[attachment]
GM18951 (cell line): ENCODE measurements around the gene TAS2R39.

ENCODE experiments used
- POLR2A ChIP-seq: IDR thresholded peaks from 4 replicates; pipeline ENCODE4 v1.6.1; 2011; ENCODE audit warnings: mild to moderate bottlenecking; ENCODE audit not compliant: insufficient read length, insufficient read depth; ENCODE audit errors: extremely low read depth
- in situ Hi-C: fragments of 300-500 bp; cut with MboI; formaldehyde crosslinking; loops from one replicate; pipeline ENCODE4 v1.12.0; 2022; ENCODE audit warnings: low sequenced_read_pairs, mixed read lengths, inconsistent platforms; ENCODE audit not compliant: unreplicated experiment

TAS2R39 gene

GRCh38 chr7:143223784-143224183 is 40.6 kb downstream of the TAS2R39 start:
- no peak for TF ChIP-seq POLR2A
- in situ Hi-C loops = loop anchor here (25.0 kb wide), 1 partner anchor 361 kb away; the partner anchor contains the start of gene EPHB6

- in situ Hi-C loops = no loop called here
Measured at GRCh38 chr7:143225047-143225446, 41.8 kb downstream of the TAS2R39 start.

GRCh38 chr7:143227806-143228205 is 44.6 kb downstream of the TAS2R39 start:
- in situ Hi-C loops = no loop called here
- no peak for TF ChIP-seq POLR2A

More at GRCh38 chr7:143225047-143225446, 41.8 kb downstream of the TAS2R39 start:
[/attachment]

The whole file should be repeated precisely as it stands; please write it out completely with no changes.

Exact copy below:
GM18951 (cell line): ENCODE measurements around the gene TAS2R39.

ENCODE experiments used
- POLR2A ChIP-seq: IDR thresholded peaks from 4 replicates; pipeline ENCODE4 v1.6.1; 2011; ENCODE audit warnings: mild to moderate bottlenecking; ENCODE audit not compliant: insufficient read length, insufficient read depth; ENCODE audit errors: extremely low read depth
- in situ Hi-C: fragments of 300-500 bp; cut with MboI; formaldehyde crosslinking; loops from one replicate; pipeline ENCODE4 v1.12.0; 2022; ENCODE audit warnings: low sequenced_read_pairs, mixed read lengths, inconsistent platforms; ENCODE audit not compliant: unreplicated experiment

TAS2R39 gene

GRCh38 chr7:143223784-143224183 is 40.6 kb downstream of the TAS2R39 start:
- no peak for TF ChIP-seq POLR2A
- in situ Hi-C loops = loop anchor here (25.0 kb wide), 1 partner anchor 361 kb away; the partner anchor contains the start of gene EPHB6

- in situ Hi-C loops = no loop called here
Measured at GRCh38 chr7:143225047-143225446, 41.8 kb downstream of the TAS2R39 start.

GRCh38 chr7:143227806-143228205 is 44.6 kb downstream of the TAS2R39 start:
- in situ Hi-C loops = no loop called here
- no peak for TF ChIP-seq POLR2A

More at GRCh38 chr7:143225047-143225446, 41.8 kb downstream of the TAS2R39 start: